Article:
Nyberg credits her engineering education at UND for preparing her to solve real-world problems on the go. I value the engineering education I got at UND because it prepared me to learn all about challenging environments, says Nyberg. I understand how everything works, especially when it comes to the science experiments, working with new equipment, analyzing new situations -- engineering helped me to become well-rounded in those areas.
It's all about putting her hard-won education and training to good use -- even in the extremely cozy setting of a space station.
Space flight is a close environment, Nyberg notes. But for me, it's very comfortable -- this undersea lab is the size of one or two rooms in the Space Station, and it's much larger than the Space Shuttle, where there are seven people up there for 10 days or more. Yes, it was a little crowded (in the underwater lab), we bumped into each other, but we didn't had any issues with living in a small space.
Nyberg says she hopes to make it to the Moon on one of the new generation of space capsules that will replace the Shuttle, which is set to be retired in 2020. She's currently assigned to NASA's space shuttle and exploration branches. She'll serve in technical assignments until NASA books her on a space flight.
|Retirement reception will honor Jill Devos|
A retirement reception will honor Jill Devos, administrative secretary for the Department of Pediatrics/Division of Medical Genetics, Friday, Aug. 25, at 10 a.m., lower level, Vennes Atrium, School of Medicine and Health Sciences. She is retiring after 27 years of employment within the same department at UND. Please come and wish her well on her retirement.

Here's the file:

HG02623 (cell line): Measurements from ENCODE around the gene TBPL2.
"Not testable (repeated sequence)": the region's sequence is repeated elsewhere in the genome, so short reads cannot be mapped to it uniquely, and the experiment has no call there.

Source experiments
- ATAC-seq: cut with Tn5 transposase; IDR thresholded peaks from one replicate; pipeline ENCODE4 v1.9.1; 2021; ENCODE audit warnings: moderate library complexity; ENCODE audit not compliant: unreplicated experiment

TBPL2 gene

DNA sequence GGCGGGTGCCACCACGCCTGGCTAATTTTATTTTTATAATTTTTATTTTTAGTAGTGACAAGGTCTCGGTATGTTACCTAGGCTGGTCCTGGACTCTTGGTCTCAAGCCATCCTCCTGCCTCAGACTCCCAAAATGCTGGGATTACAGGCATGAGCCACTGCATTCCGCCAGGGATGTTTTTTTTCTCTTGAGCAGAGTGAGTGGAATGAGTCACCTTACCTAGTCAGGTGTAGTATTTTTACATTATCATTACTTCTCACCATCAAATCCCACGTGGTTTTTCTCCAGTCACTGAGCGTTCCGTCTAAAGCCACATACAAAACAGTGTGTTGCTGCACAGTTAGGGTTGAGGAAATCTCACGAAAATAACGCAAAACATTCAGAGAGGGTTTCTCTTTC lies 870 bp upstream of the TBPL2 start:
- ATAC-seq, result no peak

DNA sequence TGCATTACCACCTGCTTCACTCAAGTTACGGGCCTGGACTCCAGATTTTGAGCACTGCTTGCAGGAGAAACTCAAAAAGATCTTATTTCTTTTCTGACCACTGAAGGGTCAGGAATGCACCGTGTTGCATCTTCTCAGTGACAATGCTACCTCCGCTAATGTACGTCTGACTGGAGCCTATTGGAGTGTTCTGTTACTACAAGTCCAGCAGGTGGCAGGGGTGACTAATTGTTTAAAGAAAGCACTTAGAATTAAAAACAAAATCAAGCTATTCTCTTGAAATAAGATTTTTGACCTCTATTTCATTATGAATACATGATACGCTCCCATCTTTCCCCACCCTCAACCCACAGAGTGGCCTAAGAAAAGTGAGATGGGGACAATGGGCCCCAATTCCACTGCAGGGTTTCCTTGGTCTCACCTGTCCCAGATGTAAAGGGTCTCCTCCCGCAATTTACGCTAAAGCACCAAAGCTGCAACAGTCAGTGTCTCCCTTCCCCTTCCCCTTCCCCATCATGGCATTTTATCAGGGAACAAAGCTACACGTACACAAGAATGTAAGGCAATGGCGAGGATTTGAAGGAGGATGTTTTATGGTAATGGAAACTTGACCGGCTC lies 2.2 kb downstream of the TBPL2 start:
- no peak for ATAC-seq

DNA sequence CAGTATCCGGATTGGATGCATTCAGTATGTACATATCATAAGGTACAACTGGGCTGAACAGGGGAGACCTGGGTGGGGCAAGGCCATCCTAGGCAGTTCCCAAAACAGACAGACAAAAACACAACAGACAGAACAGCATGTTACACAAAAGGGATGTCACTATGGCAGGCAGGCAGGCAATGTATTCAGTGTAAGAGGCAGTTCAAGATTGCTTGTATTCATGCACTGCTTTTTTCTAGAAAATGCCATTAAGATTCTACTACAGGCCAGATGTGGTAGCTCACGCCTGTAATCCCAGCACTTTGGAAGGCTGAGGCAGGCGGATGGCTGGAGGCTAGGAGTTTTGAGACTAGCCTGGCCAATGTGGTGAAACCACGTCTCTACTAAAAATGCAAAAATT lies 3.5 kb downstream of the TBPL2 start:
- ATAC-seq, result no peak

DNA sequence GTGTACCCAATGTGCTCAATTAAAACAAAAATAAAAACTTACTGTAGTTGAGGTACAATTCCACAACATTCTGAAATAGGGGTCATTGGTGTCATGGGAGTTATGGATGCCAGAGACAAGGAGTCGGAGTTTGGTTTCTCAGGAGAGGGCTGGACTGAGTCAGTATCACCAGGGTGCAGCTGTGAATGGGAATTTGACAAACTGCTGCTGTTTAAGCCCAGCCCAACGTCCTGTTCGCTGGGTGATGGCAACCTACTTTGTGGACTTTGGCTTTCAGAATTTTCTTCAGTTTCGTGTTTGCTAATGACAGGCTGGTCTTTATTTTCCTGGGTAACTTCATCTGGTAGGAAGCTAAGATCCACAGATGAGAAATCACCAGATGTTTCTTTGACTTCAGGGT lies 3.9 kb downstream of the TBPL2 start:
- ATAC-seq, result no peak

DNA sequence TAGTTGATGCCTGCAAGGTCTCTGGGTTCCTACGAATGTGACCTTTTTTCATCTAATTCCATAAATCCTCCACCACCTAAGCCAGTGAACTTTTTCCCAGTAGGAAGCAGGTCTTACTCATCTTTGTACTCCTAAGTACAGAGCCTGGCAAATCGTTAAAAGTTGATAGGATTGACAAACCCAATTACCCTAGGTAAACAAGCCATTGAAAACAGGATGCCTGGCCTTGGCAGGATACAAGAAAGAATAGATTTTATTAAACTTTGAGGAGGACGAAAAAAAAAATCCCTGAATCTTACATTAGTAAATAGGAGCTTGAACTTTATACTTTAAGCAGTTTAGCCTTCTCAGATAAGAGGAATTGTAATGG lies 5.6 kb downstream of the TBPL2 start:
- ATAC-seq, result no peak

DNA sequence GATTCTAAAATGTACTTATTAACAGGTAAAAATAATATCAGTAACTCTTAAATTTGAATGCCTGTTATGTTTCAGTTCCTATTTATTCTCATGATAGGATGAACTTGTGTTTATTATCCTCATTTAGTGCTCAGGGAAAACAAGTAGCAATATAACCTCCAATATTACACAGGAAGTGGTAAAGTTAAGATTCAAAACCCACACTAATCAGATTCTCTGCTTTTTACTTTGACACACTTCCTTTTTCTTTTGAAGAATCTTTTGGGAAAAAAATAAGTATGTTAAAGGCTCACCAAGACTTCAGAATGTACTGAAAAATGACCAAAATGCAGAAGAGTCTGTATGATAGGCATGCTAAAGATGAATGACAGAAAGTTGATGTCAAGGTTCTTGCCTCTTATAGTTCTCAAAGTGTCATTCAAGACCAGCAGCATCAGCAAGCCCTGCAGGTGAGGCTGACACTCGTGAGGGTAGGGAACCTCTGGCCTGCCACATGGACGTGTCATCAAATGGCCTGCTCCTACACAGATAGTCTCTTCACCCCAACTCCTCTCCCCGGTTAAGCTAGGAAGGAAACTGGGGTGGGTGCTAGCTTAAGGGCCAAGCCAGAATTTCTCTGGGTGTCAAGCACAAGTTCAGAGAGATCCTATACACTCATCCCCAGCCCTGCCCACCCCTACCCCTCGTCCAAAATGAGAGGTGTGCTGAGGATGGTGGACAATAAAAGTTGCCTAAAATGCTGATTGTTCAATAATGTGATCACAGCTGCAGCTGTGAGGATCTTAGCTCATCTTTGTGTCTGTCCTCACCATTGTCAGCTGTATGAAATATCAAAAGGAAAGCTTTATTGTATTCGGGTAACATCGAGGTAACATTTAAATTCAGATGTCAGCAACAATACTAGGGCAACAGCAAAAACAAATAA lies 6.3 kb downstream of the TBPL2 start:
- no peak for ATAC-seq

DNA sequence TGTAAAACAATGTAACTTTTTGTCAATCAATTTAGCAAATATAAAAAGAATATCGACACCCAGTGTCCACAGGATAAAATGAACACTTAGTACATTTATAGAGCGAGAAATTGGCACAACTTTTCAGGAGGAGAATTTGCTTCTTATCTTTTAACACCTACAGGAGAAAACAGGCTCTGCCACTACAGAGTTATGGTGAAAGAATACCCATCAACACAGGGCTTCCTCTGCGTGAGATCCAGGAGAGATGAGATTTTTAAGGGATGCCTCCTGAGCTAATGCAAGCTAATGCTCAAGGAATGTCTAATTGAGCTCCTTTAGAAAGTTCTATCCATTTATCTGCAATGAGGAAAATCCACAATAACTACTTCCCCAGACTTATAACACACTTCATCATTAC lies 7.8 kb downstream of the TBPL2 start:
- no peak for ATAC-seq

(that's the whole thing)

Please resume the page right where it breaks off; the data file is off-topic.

-- Jayne Brown, Human Services Information Coordinator, Pediatrics/Genetics, firstname.lastname@example.org, 777-4276
|White coat ceremony set for Friday, Aug. 11|
Sixty-two new freshman medical students, members of the Doctor of Medicine (M.D.) class of 2010, begin their medical education this week at the School of Medicine and Health Sciences.
They range in age from 21 to 42 years, with the average age being 24 years. Half of the class members are women. The students have degrees in a variety of disciplines including biology, chemistry, anthropology, engineering and global studies.
Medical studentsâ€™ first week is dedicated to orientation, which includes an introduction to the four-year, patient-centered-learning curriculum. Special emphasis is placed on the studentsâ€™ new roles as health care professionals and expectations of them as professionals.
The week will conclude with the M.D. Class of 2010 White Coat Ceremony. During the ceremony, set for Friday, Aug. 11, at 4 p.m. in the Reed T. Keller Auditorium at the UND medical school, students will be â€œcloakedâ€ in white coats, the traditional garment of the physician, which have been donated by the North Dakota Medical Association. They will also recite the Oath of Hippocrates, an ancient vow to uphold basic professional principles.